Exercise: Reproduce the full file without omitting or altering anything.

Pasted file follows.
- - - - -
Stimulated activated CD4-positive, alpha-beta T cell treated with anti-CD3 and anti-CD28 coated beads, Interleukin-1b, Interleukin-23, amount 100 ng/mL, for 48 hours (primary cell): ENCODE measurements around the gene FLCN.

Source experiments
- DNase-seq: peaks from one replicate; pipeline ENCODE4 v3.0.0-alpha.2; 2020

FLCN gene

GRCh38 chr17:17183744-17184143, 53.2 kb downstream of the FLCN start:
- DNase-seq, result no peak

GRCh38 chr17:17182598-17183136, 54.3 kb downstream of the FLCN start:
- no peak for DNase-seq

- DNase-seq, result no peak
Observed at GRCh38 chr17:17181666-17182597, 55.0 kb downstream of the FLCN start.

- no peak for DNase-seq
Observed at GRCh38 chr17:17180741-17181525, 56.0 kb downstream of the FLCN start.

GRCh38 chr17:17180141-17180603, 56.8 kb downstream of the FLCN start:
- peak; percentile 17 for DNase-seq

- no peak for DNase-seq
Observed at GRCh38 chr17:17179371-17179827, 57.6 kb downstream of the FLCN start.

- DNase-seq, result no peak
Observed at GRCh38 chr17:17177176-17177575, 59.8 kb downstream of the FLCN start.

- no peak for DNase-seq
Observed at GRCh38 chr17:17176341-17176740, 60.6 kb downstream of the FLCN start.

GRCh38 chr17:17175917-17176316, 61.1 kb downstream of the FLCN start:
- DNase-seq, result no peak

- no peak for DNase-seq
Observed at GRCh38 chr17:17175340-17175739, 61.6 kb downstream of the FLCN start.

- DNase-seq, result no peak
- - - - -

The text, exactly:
Stimulated activated CD4-positive, alpha-beta T cell treated with anti-CD3 and anti-CD28 coated beads, Interleukin-1b, Interleukin-23, amount 100 ng/mL, for 48 hours (primary cell): ENCODE measurements around the gene FLCN.

Source experiments
- DNase-seq: peaks from one replicate; pipeline ENCODE4 v3.0.0-alpha.2; 2020

FLCN gene

GRCh38 chr17:17183744-17184143, 53.2 kb downstream of the FLCN start:
- DNase-seq, result no peak

GRCh38 chr17:17182598-17183136, 54.3 kb downstream of the FLCN start:
- no peak for DNase-seq

- DNase-seq, result no peak
Observed at GRCh38 chr17:17181666-17182597, 55.0 kb downstream of the FLCN start.

- no peak for DNase-seq
Observed at GRCh38 chr17:17180741-17181525, 56.0 kb downstream of the FLCN start.

GRCh38 chr17:17180141-17180603, 56.8 kb downstream of the FLCN start:
- peak; percentile 17 for DNase-seq

- no peak for DNase-seq
Observed at GRCh38 chr17:17179371-17179827, 57.6 kb downstream of the FLCN start.

- DNase-seq, result no peak
Observed at GRCh38 chr17:17177176-17177575, 59.8 kb downstream of the FLCN start.

- no peak for DNase-seq
Observed at GRCh38 chr17:17176341-17176740, 60.6 kb downstream of the FLCN start.

GRCh38 chr17:17175917-17176316, 61.1 kb downstream of the FLCN start:
- DNase-seq, result no peak

- no peak for DNase-seq
Observed at GRCh38 chr17:17175340-17175739, 61.6 kb downstream of the FLCN start.

- DNase-seq, result no peak